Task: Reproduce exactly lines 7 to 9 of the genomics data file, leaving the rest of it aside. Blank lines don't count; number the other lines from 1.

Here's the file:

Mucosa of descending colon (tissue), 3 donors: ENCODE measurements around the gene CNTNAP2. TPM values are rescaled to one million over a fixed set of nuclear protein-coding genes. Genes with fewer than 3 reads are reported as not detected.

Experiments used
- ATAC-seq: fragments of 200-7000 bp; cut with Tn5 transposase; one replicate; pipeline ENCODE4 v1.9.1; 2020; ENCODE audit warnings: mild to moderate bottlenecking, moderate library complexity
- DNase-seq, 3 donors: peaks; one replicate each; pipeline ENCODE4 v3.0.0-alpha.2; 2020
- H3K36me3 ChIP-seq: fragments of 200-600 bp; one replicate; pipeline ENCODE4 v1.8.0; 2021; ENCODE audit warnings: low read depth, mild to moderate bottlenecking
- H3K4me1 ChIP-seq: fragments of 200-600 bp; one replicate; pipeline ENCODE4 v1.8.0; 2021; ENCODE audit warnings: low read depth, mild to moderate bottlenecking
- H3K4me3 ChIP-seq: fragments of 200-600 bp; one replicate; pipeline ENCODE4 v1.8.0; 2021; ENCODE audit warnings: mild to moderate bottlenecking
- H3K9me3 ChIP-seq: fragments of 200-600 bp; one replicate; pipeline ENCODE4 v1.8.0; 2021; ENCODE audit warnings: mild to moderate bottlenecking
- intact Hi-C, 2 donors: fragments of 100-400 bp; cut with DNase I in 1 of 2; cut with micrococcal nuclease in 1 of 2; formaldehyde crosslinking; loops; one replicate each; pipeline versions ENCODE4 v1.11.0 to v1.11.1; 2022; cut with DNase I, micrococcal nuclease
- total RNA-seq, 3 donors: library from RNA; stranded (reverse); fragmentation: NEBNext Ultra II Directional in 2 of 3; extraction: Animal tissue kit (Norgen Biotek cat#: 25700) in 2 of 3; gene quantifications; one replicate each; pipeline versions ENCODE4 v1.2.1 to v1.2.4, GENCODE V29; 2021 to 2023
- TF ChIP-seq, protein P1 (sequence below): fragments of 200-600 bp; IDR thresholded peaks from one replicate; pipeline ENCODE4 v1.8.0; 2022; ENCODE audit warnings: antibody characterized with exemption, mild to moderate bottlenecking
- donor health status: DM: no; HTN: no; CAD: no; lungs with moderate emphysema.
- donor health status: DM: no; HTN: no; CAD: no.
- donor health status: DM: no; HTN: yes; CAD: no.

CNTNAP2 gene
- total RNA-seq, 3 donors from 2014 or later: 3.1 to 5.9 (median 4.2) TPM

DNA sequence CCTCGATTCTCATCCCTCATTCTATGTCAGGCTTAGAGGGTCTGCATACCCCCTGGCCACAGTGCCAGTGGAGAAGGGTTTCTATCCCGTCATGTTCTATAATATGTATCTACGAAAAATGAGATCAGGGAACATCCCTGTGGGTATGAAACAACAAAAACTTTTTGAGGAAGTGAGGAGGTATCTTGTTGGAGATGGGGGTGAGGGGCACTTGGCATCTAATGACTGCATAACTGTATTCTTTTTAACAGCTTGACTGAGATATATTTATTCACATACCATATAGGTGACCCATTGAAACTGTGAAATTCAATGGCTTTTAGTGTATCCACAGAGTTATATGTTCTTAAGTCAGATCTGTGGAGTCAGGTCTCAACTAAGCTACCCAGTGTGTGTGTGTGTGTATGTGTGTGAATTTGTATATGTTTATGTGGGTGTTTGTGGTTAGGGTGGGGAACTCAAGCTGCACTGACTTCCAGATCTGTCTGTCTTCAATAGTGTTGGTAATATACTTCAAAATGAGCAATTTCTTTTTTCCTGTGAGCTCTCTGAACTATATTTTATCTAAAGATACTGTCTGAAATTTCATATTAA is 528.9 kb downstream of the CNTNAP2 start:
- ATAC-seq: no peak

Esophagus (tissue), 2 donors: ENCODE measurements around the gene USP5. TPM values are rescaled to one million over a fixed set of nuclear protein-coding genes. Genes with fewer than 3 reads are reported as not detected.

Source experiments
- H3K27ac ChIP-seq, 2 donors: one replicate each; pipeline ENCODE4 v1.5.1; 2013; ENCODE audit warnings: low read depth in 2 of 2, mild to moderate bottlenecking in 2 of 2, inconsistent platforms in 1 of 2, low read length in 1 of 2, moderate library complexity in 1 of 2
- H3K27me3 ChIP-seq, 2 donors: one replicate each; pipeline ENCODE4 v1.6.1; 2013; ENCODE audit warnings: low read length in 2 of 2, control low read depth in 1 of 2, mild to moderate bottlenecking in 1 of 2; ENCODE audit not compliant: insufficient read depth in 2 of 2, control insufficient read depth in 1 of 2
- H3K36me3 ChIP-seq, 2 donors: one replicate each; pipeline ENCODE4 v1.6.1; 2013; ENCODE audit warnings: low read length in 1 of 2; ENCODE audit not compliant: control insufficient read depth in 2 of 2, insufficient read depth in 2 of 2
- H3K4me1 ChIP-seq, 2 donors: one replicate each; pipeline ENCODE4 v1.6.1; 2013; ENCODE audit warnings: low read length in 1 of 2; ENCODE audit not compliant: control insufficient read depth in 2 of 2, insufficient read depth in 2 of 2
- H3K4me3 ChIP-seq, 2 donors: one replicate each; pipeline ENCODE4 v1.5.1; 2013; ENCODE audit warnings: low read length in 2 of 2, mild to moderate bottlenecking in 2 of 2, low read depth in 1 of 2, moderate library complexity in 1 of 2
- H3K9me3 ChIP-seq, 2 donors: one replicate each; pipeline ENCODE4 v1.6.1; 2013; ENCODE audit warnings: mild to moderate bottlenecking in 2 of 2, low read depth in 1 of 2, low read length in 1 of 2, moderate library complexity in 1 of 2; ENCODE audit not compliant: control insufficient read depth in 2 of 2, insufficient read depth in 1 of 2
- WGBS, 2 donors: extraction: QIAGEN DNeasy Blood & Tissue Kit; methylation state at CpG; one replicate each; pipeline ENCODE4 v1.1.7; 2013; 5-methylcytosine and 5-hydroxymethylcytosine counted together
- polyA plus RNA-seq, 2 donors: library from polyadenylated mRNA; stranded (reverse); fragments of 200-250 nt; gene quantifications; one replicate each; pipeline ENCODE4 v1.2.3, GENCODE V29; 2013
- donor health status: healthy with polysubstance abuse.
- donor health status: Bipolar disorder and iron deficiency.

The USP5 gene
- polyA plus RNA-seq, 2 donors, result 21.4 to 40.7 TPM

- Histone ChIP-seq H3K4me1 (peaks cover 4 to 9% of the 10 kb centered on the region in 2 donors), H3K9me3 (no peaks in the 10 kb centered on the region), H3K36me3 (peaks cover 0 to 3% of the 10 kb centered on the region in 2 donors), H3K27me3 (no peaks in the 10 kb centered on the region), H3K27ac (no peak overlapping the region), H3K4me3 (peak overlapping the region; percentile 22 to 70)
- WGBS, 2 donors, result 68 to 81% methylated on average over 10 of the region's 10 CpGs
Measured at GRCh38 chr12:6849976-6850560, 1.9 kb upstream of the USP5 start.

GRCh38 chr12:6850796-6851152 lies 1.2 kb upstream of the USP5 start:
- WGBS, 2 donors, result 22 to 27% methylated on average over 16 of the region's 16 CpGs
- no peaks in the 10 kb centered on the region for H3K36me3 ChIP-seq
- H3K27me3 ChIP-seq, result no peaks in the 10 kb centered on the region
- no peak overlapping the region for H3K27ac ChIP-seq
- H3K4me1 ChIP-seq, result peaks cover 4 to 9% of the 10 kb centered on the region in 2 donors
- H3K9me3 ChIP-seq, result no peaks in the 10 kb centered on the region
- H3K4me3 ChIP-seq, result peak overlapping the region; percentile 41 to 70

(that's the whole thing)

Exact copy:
- H3K4me3 ChIP-seq: fragments of 200-600 bp; one replicate; pipeline ENCODE4 v1.8.0; 2021; ENCODE audit warnings: mild to moderate bottlenecking
- H3K9me3 ChIP-seq: fragments of 200-600 bp; one replicate; pipeline ENCODE4 v1.8.0; 2021; ENCODE audit warnings: mild to moderate bottlenecking
- intact Hi-C, 2 donors: fragments of 100-400 bp; cut with DNase I in 1 of 2; cut with micrococcal nuclease in 1 of 2; formaldehyde crosslinking; loops; one replicate each; pipeline versions ENCODE4 v1.11.0 to v1.11.1; 2022; cut with DNase I, micrococcal nuclease